Post-Crisis Political Economy: Neoliberalism or Islamic Alternative?
The global financial crisis that unfolded since the end of 2006 has shaken the very foundation
of the Western free-market economic system. Its fundamental regulatory principle of the
separation of state and market is now seriously discredited. The objective of this article is to
argue that the economic principles of Islam can provide a better alternative to the free-market
system. Firstly, an Islamic economic system is highly integrative where the purpose and
interest of the state and the individual citizen overlap and are complimentary to each other. So,
market and state are rather inseperable in Islamic political economy. Secondly, the free-market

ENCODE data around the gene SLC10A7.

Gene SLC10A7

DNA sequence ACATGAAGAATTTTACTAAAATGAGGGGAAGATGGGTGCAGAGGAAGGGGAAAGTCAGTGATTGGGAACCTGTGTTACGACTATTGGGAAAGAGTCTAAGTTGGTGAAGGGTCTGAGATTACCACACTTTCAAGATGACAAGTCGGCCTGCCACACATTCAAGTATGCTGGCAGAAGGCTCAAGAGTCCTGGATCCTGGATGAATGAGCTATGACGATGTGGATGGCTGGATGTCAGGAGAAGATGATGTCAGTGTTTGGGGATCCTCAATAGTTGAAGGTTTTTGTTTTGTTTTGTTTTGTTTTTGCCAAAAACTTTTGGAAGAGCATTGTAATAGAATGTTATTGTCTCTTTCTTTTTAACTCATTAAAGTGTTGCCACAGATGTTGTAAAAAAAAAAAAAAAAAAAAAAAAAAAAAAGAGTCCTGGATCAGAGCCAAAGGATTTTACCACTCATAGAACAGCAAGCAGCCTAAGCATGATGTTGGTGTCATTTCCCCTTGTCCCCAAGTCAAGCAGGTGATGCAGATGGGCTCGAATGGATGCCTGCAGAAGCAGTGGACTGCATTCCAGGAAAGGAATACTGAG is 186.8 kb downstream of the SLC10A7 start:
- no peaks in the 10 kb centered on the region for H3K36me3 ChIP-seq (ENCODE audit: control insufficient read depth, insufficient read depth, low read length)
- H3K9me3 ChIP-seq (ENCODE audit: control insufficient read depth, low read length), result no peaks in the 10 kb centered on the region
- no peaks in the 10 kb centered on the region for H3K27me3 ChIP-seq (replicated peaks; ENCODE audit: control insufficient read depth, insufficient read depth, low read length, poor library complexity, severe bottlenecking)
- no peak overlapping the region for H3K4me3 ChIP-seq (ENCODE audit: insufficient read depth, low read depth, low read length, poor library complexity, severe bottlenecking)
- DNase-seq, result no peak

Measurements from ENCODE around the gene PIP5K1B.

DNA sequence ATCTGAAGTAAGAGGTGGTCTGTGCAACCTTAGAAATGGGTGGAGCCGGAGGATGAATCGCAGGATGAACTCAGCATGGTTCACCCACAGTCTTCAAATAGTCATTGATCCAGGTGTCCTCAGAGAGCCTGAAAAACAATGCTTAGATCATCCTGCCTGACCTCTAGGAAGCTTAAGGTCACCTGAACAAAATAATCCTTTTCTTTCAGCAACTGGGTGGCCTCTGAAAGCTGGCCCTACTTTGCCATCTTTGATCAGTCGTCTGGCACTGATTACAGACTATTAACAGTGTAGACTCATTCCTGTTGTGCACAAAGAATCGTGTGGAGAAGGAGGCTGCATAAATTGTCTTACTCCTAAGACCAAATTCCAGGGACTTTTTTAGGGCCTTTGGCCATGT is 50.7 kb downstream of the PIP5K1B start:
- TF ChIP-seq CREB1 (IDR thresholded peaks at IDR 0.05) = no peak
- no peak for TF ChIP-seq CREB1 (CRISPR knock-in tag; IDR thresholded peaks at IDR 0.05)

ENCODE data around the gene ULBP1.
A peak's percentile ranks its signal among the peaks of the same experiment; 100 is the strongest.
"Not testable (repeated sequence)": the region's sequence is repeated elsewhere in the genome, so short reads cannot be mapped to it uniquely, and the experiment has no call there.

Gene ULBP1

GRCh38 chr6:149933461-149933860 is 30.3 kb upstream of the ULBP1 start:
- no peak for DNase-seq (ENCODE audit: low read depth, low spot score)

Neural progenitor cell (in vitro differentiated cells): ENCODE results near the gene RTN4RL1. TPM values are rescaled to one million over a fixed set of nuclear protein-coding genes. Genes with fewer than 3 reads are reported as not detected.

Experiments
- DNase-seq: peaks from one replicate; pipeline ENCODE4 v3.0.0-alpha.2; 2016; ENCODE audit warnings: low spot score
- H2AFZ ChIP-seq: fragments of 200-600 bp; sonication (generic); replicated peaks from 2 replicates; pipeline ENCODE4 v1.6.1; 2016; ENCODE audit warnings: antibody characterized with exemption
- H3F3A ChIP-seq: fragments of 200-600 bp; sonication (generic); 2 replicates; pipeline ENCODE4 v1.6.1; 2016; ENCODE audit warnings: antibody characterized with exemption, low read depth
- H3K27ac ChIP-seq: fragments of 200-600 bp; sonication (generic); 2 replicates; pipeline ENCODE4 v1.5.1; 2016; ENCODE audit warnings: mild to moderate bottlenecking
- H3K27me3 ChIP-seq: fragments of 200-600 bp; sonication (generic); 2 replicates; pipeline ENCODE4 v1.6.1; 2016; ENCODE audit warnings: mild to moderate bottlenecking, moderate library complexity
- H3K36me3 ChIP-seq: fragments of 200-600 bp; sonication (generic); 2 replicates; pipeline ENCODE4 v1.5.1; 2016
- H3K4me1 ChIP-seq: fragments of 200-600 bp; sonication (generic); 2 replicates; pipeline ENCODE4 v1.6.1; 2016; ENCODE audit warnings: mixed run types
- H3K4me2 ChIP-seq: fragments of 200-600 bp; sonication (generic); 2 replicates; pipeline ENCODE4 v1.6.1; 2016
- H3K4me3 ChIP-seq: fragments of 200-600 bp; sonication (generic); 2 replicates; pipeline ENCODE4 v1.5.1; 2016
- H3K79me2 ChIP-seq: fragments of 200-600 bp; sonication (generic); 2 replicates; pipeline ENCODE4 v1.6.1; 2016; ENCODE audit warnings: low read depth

system is fundamentally oriented to the philosophy of unlimited consumption, that is – greatest
number produces greatest happiness, which demands production and appropriation of
resources beyond needs. But the Islamic economic philosophy puts restrictions on unnecessary
consumption, thereby capping competition over resources. These two essential principles in
Islamic political economy are highly interdependent on state and individual agency of a human
being. Therefore, once the economic needs and purpose of the state and the individual citizen
are properly enmeshed, it produces a balanced market system. Islamic political economy has
moral regimes and instrumental structure for economic behavior that reinforce each other.
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